The agency also started a $70.2 million project in February to improve 4.5 miles of the Parkway East between the Churchill exit and the Monroeville exit at Route 48. That project, which includes replacing a bridge over Old William Penn Highway next year and upgrading eight other bridges, will kick into high gear Monday with overnight lane restrictions that will continue through November.

PennDOT expected that paving project to begin last year, but it had to be delayed after inspectors found that bridge had more deterioration than expected and should be replaced.

The three-year road project will conclude in fall 2026.

Work also is continuing on a $23.9 million project on Business Route 22, adjacent to the Parkway East. That project will finish later this year, but the remaining work includes closure of the eastbound exit ramp to Monroeville Mall for improvements this summer.
Zang said all of that work around the parkway will be coordinated so that motorists don’t experience several restrictions in the same area.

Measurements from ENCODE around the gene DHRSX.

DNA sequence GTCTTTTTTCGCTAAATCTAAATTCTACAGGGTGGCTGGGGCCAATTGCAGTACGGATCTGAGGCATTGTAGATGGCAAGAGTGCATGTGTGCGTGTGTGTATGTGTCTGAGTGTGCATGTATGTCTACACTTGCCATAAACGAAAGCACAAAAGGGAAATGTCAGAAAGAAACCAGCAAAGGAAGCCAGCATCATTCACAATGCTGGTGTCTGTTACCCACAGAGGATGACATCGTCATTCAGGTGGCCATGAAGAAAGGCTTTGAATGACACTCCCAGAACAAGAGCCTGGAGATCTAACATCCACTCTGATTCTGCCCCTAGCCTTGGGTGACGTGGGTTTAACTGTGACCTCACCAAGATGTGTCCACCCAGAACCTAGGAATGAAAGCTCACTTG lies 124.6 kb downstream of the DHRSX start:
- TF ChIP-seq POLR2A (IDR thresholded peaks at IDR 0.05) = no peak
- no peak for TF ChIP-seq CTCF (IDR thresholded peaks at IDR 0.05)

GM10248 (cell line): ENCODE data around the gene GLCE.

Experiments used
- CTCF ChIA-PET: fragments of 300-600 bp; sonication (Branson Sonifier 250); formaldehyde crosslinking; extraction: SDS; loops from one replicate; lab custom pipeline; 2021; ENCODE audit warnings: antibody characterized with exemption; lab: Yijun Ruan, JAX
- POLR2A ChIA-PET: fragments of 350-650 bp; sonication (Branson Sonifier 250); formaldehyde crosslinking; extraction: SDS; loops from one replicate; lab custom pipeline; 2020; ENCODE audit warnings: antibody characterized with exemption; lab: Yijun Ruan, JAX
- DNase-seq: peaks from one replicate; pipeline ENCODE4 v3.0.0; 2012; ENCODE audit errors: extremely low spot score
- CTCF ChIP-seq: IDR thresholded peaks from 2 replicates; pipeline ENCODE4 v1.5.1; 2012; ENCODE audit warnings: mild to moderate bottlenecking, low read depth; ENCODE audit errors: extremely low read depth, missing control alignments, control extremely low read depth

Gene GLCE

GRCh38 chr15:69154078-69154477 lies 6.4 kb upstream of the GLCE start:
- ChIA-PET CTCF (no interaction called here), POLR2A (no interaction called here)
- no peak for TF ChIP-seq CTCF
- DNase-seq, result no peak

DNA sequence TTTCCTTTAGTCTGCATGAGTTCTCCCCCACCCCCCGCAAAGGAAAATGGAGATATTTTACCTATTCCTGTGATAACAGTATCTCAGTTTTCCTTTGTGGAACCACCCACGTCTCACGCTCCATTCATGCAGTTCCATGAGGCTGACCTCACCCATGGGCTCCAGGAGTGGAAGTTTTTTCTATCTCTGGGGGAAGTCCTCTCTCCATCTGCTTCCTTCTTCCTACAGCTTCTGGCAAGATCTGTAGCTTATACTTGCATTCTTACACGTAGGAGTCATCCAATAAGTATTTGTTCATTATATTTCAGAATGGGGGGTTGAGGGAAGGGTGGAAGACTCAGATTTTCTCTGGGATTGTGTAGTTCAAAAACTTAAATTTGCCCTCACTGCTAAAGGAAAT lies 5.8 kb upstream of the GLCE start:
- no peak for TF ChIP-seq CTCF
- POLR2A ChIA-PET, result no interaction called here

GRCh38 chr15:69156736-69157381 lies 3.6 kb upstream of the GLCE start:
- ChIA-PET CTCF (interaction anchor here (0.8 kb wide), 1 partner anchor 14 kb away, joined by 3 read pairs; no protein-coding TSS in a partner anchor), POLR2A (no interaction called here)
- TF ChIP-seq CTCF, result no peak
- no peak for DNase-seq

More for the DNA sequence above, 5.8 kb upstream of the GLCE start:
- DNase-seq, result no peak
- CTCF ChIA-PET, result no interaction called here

The agency also has two major safety projects that don’t involve direct improvements to roads themselves.

On Route 28, crews will begin work this summer on an estimated $4 million system to determine if drivers are traveling the wrong direction on the highway. The project will include installing flashing lights that will be activated if drivers enter the highway going the wrong way and notify PennDOT and emergency personnel immediately as well as post messages on overhead signs warning motorists traveling the correct direction that someone is approaching driving the wrong way.

“It doesn’t happen that often, but anytime it does happen it is so severe that we’re trying to prevent it from happening,” said Stephanie Zolnak, district traffic engineer.

That project should be in operation by fall 2025.

The other safety project involves installing message boards, traffic cameras and other equipment on the Parkway West between the Flaugherty Run Road/Moon interchange and the Route 68/Midland interchange in Beaver County. Work started this month on the $5.3 million project that should finish next spring.

Zang said the agency will have to perform two unexpected projects in the next few weeks.